BEVERLY, Mass. -- Taking aim at a broader range of DSP applications, Improv Systems Inc. here this week rolled out its Jazz 2 digital signal processor technology, using a streamlined 16-bit derivative of its initial 32-bit Jazz 1 architecture launched last year.
"The 32-bit Jazz 1 is for high performance--like a 'DSP dragster'--but the Jazz 2 is being aimed at 80% of the market to serve everything from hearing aids to MP3 players to residential gateways," explained Steven Brightfield, vice president of marketing at Improv.
Like the more powerful 32-bit Jazz 1 processor, the new DSP architecture is aimed at system-on-chip designs and offers a high degree of scalability for multiprocessor ICs, said Brightfield. The architecture uses a non-blocking soft switch, called a "DataCom" block, which eliminates bottlenecks in accessing register files while expanding the overall performance, he said.
But to tailor the new Jazz 2 for higher-volume applications, Improv created a new architecture with a 16-bit data path and streamlined the DSP register transfer language (RTL) code to lower power dissipation as well as increase gate efficiency, Brightfield said. "The low-end implementation is 50,000 gates," he noted.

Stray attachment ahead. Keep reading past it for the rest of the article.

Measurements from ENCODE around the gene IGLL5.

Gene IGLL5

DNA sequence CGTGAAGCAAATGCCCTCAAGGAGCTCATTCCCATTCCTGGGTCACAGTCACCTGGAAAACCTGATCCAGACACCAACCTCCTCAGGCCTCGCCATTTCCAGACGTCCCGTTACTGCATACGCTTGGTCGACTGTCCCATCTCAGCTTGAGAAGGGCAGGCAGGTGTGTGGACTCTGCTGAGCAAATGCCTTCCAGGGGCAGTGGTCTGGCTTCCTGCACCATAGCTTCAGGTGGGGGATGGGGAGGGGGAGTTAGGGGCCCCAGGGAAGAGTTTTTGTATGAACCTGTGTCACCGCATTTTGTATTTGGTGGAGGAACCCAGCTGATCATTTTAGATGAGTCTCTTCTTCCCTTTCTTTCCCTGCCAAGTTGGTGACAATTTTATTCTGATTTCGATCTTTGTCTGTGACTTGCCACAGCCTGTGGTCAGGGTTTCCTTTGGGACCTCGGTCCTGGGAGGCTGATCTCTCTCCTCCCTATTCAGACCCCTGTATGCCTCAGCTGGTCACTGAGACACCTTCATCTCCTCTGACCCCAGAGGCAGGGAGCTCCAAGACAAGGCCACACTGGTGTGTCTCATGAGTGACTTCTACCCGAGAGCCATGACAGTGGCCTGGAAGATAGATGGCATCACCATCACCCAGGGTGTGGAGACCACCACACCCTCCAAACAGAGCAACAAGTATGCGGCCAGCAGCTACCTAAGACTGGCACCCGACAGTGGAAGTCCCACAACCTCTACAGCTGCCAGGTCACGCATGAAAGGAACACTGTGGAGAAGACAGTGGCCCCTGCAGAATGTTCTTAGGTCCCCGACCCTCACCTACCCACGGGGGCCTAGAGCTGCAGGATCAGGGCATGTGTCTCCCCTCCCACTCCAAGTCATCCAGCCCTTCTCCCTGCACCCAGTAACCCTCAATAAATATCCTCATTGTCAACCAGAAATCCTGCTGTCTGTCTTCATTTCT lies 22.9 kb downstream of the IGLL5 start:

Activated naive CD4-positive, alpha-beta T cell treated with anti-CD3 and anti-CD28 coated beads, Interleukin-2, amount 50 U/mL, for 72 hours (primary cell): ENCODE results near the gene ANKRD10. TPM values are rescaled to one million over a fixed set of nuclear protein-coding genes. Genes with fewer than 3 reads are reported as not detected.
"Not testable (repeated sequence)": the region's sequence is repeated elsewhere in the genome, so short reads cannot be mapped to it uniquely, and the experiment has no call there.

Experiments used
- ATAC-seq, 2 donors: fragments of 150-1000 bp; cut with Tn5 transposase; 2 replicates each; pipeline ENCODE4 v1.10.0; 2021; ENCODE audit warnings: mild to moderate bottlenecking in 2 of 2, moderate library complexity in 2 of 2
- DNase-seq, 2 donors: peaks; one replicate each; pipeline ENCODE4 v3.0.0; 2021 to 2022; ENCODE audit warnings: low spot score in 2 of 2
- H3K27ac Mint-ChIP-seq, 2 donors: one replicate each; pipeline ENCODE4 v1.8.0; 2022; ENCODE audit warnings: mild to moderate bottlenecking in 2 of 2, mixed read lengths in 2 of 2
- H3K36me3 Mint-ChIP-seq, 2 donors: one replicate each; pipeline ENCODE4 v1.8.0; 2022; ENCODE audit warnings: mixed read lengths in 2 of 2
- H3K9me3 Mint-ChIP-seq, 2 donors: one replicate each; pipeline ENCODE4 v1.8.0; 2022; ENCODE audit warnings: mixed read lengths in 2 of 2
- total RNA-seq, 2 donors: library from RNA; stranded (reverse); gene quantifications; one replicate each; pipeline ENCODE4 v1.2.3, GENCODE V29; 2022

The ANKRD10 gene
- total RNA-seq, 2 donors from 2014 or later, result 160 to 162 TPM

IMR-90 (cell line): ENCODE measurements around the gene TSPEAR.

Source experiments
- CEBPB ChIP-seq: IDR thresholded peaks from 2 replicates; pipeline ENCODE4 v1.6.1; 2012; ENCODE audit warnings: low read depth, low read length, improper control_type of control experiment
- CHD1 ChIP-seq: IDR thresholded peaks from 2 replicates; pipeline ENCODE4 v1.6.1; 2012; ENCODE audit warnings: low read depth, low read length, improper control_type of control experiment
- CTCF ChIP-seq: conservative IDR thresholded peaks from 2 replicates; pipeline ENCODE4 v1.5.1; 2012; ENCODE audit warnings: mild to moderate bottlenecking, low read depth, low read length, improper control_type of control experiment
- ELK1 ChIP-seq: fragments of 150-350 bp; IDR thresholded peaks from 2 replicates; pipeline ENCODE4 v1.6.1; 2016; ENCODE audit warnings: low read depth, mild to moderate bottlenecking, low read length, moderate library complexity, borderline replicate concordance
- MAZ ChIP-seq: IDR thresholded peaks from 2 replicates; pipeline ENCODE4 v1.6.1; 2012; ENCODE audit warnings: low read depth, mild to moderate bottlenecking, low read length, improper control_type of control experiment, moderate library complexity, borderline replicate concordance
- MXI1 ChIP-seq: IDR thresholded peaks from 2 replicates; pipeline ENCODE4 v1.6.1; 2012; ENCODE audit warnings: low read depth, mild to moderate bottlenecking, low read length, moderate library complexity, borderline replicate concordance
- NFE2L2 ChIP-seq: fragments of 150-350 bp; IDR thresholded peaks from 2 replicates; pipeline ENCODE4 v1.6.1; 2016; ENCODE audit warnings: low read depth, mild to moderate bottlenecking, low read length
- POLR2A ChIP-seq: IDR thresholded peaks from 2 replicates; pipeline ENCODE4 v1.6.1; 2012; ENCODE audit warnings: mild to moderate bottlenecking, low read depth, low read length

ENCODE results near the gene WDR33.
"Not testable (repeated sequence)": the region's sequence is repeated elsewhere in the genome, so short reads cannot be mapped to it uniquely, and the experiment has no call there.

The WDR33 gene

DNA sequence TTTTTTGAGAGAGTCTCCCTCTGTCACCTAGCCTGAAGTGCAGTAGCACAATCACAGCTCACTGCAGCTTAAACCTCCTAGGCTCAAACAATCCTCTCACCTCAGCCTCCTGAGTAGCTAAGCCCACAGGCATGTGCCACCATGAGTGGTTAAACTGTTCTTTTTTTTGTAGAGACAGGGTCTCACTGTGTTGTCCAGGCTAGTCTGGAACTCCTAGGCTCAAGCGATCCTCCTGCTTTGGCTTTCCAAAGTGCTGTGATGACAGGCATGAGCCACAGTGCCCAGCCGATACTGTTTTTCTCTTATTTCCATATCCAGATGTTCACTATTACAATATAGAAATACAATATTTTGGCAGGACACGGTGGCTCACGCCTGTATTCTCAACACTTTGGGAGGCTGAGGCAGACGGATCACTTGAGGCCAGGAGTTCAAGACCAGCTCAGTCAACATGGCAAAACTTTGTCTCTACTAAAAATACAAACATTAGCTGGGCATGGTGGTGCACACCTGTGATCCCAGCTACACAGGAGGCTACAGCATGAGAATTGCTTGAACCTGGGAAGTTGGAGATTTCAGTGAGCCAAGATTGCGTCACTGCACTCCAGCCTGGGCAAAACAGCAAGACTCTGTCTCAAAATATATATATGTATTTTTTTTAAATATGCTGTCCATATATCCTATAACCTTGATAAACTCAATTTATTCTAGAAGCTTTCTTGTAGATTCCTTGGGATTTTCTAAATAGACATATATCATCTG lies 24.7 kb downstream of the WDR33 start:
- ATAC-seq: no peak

The company also has added low-power static and dynamic features to the Jazz 2 core, and it improved code density by 50% compared to existing DSPs, said Brightfield. One novel technique used in the Jazz 2 is a compiler than generates a binary image of code, which is then decompressed on-the-fly by the processor when software is fetched from memory. The decompression function requires just a few thousand gates on the processor, but it enables the compiler to dramatically reduce code size and lower memory requirements, Brightfield said.
Improv is also supporting system-on-chip designs that combine the Jazz 2 DSP with reduced instruction set computing (RISC) processors from ARM Ltd. and MIPS Technologies Inc. ARM cores are supported with AMBA/AHB bus interfaces while the MIPS PI bus supports MIPS cores.
The Jazz 2 Performer Tool Suite 2.0 hardware/software design environment incorporates an automated processor configuration tool--called Jazz Composer 2. This tool will produce customized Jazz 2 processors within an hour, according to the company. The core and enhancements to the technology will allow designers to target 0.13-micron and below process technologies for clock speed of 200 MHz.
"We have done test chips in 0.2- and 0.15-micron process technologies. We working with partners to create test chips for 0.13-micron processes by the end of this year," Brightfield said. He said the first Jazz 2-based products are expected to be introduced this year as well.
The Beverly company is also offering a set of pre-designed versions of Jazz 2 processors, ranging from a single-MAC (multiply-accumulator) to quad-MAC chips.
The Jazz 2 processor and tool suites are now available. Design seats for standard tool suites begin at less than $5,000 each. Improv also collects licensing and unit-royalty fees for ICs based on its DSP technology.
--J. Robert Lineback